Thursday, March 24, 2022

KINDA PISSED ABOUT NOT BEING A MERMAID

 

Ran into these kitchen towels while shopping at The Attic at East Beach today and they got me to thinking. I didn’t know I there were opportunities available to actually be a mermaid, but I do live in The Mermaid City (Norfolk, VA—more on that in a bit) and it seems only fitting that should be one. So yeah, I am kinda pissed that I'm not.

As always, everything one needs to know can be found on the Internet, so I did a little research on the topic. 

The term “mermaid” literally translates to Sea-lady (Old-English “mere” meaning sea, and maid—as you may remember from The Twelve Days of Christmas—is a young lady). These mystical half-women/half-fish creatures were often spotted when “Sailing, sailing, o’er the bounding main.” Going back thousands of years, they’ve been incorporated into folklore throughout the world. Christopher Columbus himself reported seeing them when he explored the Caribbean late in the 1400s. (It’s possible he confused a manatee with a mermaid…lord only knows what those sailors drank in those days.) Reports of mermaid sightings continue into the 21st century. (Again, what are those sailors drinking? They need to share!)

You may have also heard mermaids referred to as “Sirens of the Sea”, a term not meant to be endearing. According to legend, these magnificent sea maidens would sing to men on ships or shores nearby, practically hypnotizing them with their beauty and song. Those affected would rush out to sea only to be either drowned, eaten, or otherwise sent to their doom. Then along came Arial in the Disney version of Hans Christian Anderson’s The Little Mermaid, and suddenly the sea nymph’s image became all innocence and whimsy, with a healthy splash of romance.

There is much discussion as to the symbolic nature of a mermaid. Could she represent the changing nature of the sea? Possibly. As the oceans change, so changes a mermaid from water-loving fish to land-loving woman. In each culture, from Greek and Roman mythology to eastern European and African lore, the mermaid symbolizes different things. This short (but getting longer) blog post hasn’t the room to educate you on all that. I found an interesting article on mermaid history HERE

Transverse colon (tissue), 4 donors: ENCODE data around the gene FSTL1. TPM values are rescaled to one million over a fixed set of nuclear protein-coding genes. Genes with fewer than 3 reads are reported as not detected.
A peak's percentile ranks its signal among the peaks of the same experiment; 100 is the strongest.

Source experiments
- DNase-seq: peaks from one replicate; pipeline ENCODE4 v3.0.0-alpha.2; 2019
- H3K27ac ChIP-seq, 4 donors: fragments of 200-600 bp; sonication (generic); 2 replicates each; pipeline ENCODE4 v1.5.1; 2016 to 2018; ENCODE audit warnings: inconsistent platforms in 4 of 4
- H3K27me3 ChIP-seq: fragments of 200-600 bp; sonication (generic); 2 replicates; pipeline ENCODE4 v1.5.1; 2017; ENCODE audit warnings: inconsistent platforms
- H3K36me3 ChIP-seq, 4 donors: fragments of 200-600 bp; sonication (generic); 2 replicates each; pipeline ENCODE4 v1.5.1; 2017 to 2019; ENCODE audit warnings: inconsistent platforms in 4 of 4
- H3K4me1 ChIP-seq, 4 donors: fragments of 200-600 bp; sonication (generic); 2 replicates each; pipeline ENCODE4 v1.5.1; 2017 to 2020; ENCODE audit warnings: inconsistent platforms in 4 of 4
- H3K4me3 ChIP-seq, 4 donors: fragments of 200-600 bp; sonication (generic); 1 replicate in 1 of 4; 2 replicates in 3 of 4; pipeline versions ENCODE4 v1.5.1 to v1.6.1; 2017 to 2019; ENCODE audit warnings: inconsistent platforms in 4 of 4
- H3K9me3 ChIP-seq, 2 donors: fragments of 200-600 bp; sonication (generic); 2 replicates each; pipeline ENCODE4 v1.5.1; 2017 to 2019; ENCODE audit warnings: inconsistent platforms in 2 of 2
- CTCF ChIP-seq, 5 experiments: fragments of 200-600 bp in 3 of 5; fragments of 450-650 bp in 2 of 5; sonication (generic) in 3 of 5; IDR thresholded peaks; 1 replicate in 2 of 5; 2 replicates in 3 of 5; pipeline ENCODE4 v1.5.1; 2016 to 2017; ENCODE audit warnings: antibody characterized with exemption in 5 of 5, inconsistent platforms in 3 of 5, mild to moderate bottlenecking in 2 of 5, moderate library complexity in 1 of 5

But, how and why are mermaids connected to Norfolk, VA? Would you believe me if I told you it all started with cows?

A prominent local attorney and his wife visited “Cows on Parade” in Chicago. It turned out to be an effective marketing campaign that brought money to the Windy City.


Norfolk, a Navy town (accompanied by its associated sailor-ish foibles), was in need of an image lift. The attorney’s wife suggested they bring the idea to Norfolk. Not cows, per se, but something more fitting of a city with a seafaring history, like…a mermaid! The attorney embraced the idea and in short order brought in more than 100 life-sized statues. Designed by artist Chris Alexander, each one was decorated in a unique theme expressing their distinctive personalities. The mermaids were placed at various locations around the city, and people would map out a mermaid trail in hopes of viewing them all. Unlike the brief visit of Cows to Chicago, the mermaid icon with long flowing tresses and one arm stretched forward and one trailing behind, became the official symbol of The Mermaid City.

Many of the original mermaids are still hanging around (some looking a little worse for the harsh marine climate), and many more have been added over the years. They now total almost 250 at last count. It’s always fun to spot one in front of a building or along the road.

I do think that deep down I have some mermaid-esque qualities. I am curious, cheerful, and impulsive, like Ariel. I also lean towards the darker, siren-esque side of the mermaid spectrum, luring people to their death (in the literary sense, I mean, in association with my mystery-writing endeavors.) There's only one thing stopping me: I don't have a fish tale, and I cant breath underwater. (Details, details!)

Still kinda pissed, though, about not being a mermaid.

3 comments:

Gina said...

Great writing…plus,I learned something new about mermaids!

Teresa Inge said...

Great post!

Unknown said...

Awesome Sally and ditto Gina....